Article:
Luce Professor Lewis Hyde plays with trickster figures
W hat do Brer Rabbit and Wile E. Coyote have in common? The furry characters are both trickster figures from North America, the former from the days of slavery, the latter from Native American culture.
But these are not the only characters who dance and deceive their way around the world. Every culture has its trickster. China has its Monkey King, Greece its Hermes the Thief, West Africa its Eshu character, Scandinavia its mischief maker Loki, and so on. They are culture heroes who use devious means to achieve their goals. Sometimes funny, often sly, and always subversive, these mythological characters transcend boundaries and time. They create a world, both real and imagined, that largely shapes the way we humans live, how we think and act today. And they've been working at it--manipulating our perceptions--for eons.
So says Lewis Hyde. And he knows something about tricksters. Kenyon's Luce Professor of Art and Politics, Hyde literally wrote the book on them--it's a new book titled Trickster Makes This World--just published by New York City-based Farrar, Straus, and Giroux. The four-hundred-page work examines the old world of trickster mythology and relates it to today's world of increasingly complex living.
Hyde says tricksters invented fire and language. "Some stories even suggest that tricksters invented culture itself," he says, "the implication being that we humans need liars and thieves to help us create the cultures we live in." The devious and disruptive nature of tricksters "keeps the world from getting stale," explains Hyde. "Tricksters are amoral characters, and so their antics offer a relief from morality, a relief we all need now and then." In his book, he explores the creative means that tricksters use to influence how we think about art, hunger, lying, myths, obscenity, prophecy, theft, and other timeless subjects. Then Hyde examines these in relation to the work of creative, trickster-like people, including composer John Cage, abolitionist Frederick Douglass, poet Allen Ginsberg, writer Maxine Hong Kingston, artist Pablo Picasso, and others.
"I want to describe and then defend disruptive creativity and make it clear why, no matter how settled our world may become, we must never suppress the imagination's mischief," says Hyde, who will soon undertake a fourteen-city book tour. And his prose succeeds in its mission. As one reviewer writes, the book is "a classic study . . . that . . . demonstrates the vitalizing, world-making, morally fortifying powers of the creative imagination."
Since coming to Kenyon in 1989, Hyde has taught such diverse courses as Buddhist poetic practice, the life and work of Henry David Thoreau, and the art of memory. Students are attracted o his eclectic, interdisciplinary approach. His classes fill quickly. This coming fall he will teach a course entitled "Models of Artistic Practice." "The course will examine professional artists and how their views of art and imagination, for example, differ from our own," Hyde says. "This will help students to get a sense of the variety of artistic models available to them," especially those who aspire to careers in creative or artistic fields.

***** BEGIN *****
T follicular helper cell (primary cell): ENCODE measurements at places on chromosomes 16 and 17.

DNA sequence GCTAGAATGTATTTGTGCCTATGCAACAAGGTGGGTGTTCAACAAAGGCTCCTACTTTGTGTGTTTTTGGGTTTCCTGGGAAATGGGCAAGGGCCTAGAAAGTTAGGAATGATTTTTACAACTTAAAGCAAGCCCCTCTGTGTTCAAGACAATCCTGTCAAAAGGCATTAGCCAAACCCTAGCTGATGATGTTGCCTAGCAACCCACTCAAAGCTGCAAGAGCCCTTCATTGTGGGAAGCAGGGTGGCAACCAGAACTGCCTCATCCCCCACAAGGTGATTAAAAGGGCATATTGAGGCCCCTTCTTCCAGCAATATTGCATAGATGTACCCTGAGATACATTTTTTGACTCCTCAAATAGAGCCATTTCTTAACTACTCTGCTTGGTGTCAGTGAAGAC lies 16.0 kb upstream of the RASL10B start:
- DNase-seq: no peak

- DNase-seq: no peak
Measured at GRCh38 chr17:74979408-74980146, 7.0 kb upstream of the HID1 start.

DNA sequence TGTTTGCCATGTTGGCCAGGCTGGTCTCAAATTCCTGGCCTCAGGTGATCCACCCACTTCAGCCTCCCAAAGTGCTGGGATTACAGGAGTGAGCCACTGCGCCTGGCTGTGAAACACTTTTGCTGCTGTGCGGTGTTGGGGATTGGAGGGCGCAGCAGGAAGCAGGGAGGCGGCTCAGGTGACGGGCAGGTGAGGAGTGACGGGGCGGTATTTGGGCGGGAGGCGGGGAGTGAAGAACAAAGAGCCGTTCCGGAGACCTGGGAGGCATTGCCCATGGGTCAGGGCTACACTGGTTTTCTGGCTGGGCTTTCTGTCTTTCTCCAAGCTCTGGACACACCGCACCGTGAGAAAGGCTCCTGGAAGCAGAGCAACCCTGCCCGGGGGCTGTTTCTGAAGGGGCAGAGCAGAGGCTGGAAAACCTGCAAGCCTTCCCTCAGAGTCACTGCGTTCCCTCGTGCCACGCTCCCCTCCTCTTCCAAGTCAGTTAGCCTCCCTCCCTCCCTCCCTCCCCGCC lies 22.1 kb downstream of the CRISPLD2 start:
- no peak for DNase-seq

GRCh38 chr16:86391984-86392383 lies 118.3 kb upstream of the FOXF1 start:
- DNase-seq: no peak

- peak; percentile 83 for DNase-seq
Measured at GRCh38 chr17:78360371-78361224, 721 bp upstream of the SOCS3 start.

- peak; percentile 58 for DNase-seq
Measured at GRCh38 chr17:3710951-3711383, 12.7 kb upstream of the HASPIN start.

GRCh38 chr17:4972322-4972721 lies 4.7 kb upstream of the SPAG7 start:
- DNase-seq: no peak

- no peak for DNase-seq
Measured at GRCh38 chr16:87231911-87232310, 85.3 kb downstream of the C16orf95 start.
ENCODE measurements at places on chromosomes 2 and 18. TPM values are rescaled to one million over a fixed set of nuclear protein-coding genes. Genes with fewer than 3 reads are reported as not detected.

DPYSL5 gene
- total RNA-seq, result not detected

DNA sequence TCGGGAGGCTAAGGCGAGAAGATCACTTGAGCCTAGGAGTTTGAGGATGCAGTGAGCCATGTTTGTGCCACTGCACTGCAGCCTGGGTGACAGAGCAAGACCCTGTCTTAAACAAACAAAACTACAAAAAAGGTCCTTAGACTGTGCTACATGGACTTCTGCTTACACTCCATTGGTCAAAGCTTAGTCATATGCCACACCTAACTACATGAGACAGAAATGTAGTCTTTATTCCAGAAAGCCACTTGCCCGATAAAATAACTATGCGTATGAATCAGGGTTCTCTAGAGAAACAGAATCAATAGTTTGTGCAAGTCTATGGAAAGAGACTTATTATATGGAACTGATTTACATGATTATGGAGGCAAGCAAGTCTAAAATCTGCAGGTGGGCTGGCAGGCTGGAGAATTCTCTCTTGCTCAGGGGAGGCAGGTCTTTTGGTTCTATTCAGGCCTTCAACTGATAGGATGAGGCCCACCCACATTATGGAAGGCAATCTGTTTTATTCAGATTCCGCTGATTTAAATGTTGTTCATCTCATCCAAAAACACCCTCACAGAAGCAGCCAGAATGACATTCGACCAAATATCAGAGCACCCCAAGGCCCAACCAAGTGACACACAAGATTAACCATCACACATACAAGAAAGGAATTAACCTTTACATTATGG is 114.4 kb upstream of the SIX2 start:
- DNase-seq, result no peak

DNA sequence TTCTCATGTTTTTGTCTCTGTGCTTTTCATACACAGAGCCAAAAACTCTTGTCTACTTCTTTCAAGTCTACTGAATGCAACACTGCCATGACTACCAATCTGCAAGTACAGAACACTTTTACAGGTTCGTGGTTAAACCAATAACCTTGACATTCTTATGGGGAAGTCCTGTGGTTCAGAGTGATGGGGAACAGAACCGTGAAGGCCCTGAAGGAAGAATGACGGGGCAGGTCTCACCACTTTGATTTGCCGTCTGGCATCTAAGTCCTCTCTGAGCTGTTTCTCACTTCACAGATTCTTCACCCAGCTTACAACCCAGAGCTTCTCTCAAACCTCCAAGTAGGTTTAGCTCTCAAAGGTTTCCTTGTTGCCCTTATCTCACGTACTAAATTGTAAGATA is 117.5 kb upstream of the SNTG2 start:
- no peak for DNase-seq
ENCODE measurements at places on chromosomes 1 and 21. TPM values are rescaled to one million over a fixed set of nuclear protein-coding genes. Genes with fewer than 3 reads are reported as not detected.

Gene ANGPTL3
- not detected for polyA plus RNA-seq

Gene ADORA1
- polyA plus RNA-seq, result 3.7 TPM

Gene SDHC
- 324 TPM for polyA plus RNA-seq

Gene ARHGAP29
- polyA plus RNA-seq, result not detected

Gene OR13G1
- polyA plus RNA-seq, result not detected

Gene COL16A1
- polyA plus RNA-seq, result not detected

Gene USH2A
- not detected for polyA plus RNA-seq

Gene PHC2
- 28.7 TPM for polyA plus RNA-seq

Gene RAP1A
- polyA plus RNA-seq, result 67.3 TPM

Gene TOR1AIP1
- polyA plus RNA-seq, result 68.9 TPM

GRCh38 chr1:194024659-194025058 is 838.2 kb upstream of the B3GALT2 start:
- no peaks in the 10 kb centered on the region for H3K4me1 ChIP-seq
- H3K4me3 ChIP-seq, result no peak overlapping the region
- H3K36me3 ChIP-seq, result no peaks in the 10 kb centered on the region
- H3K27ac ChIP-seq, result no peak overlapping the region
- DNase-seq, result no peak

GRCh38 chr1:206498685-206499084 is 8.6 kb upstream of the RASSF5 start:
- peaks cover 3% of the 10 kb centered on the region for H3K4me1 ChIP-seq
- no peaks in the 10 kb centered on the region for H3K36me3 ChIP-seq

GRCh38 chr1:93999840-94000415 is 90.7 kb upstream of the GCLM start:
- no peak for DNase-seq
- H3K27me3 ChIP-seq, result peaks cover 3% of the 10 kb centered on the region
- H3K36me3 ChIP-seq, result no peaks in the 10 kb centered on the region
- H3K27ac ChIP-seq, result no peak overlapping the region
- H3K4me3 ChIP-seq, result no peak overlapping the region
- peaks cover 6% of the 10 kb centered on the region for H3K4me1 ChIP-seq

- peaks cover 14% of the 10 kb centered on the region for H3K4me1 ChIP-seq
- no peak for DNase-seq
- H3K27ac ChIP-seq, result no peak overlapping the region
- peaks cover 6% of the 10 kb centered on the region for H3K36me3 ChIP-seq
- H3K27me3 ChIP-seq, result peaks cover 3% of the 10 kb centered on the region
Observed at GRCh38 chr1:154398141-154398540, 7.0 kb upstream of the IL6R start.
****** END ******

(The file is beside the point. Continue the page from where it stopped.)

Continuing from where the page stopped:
Hyde has brought a number of highly respected, creative people to campus in recent years, including novelist Margaret Atwood, writer Robert Bly, Ginsberg, installation artist Ann Hamilton, Kingston, and video artist Bill Viola.
In some ways, Hyde is a trickster-like character himself. The one-time carpenter, electrician, and alcoholism counselor has shaped his world--and the worlds of others who know him or read his work--through a cunning combination of experiential and intellectual feats that have turned him into a kind of literary culture hero. With such laudable achievements comes deserved recognition. Educated at the universities of Minnesota and Iowa, Hyde has received grants from the National Endowment for the Arts, the National Endowment for the Humanities, and, in 1991, the prestigious MacArthur Foundation. In 1997, he received an honorary doctor of fine arts degree from the San Francisco Art Institute for his contributions to art education. Along the way Hyde also spent six years teaching creative writing at Harvard University, where, in his last year, he was director of the creative-writing faculty.
The quiet creator has written, edited, and translated several books, including This Error is the Sign of Love, Alcohol and Poetry: John Berryman and the Booze Talking, On the Work of Allen Ginsberg, and the highly acclaimed The Gift: Imagination and the Erotic Life of Property, a work that examines creative artists in a commercial society, which another reviewer called "one of the more extraordinary nonfiction books of the past twenty years." Hyde's poetry and essays have appeared in numerous journals, including the American Poetry Review, the Kenyon Review, the Nation, and the Paris Review. Reviews and editorials by the literary critic have appeared in the New York Times Book Review and such newspapers as the Boston Globe, Minneapolis Tribune, and Los Angeles Times.
When he's not teaching at Kenyon, Hyde--not unlike the subjects in his latest book--slips elusively into another world. He departs the rural, academic enclave of Gambier, Ohio, to resurface in the bustling metropolis of Cambridge, Massachusetts, where he also lives and writes.
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